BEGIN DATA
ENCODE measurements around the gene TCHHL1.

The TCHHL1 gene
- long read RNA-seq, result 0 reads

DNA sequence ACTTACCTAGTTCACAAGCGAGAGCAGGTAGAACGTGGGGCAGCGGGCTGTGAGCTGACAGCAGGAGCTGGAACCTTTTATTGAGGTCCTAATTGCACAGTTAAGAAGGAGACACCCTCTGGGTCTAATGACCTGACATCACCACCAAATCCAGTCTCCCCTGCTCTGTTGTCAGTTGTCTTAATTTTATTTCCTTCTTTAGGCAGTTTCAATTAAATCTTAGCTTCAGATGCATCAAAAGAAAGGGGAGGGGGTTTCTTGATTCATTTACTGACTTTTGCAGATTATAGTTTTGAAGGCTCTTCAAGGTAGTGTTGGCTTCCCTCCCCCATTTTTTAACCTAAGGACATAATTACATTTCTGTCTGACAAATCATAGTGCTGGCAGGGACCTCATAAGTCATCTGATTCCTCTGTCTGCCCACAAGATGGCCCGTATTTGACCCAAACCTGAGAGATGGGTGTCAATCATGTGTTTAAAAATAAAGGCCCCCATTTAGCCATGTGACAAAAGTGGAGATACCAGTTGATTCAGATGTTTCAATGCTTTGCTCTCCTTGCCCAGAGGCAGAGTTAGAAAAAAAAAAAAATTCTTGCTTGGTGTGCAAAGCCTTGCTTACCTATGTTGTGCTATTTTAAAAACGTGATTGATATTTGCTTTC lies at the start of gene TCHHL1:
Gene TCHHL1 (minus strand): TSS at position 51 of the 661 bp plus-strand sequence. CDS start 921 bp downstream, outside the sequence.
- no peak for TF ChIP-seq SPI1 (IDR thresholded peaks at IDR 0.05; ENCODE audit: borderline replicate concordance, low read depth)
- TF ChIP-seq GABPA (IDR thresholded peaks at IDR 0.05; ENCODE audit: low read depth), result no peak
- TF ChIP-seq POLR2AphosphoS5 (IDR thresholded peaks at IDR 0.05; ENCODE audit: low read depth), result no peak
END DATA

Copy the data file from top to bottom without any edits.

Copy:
ENCODE measurements around the gene TCHHL1.

The TCHHL1 gene
- long read RNA-seq, result 0 reads

DNA sequence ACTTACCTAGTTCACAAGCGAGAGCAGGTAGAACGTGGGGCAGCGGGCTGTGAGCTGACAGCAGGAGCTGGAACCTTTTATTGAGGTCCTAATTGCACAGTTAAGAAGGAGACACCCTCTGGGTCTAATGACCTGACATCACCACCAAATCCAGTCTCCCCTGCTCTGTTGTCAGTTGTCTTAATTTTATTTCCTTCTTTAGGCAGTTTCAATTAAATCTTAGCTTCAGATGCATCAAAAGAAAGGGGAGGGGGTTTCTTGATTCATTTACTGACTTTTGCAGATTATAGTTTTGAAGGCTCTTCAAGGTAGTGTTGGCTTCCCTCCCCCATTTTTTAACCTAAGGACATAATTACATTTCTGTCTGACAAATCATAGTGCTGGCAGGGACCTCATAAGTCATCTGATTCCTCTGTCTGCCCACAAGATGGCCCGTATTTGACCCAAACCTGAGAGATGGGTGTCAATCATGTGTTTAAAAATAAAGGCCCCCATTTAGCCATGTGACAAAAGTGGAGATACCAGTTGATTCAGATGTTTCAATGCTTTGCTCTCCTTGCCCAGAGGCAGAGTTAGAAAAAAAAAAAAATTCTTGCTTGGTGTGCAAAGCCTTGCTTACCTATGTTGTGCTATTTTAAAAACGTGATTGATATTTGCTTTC lies at the start of gene TCHHL1:
Gene TCHHL1 (minus strand): TSS at position 51 of the 661 bp plus-strand sequence. CDS start 921 bp downstream, outside the sequence.
- no peak for TF ChIP-seq SPI1 (IDR thresholded peaks at IDR 0.05; ENCODE audit: borderline replicate concordance, low read depth)
- TF ChIP-seq GABPA (IDR thresholded peaks at IDR 0.05; ENCODE audit: low read depth), result no peak
- TF ChIP-seq POLR2AphosphoS5 (IDR thresholded peaks at IDR 0.05; ENCODE audit: low read depth), result no peak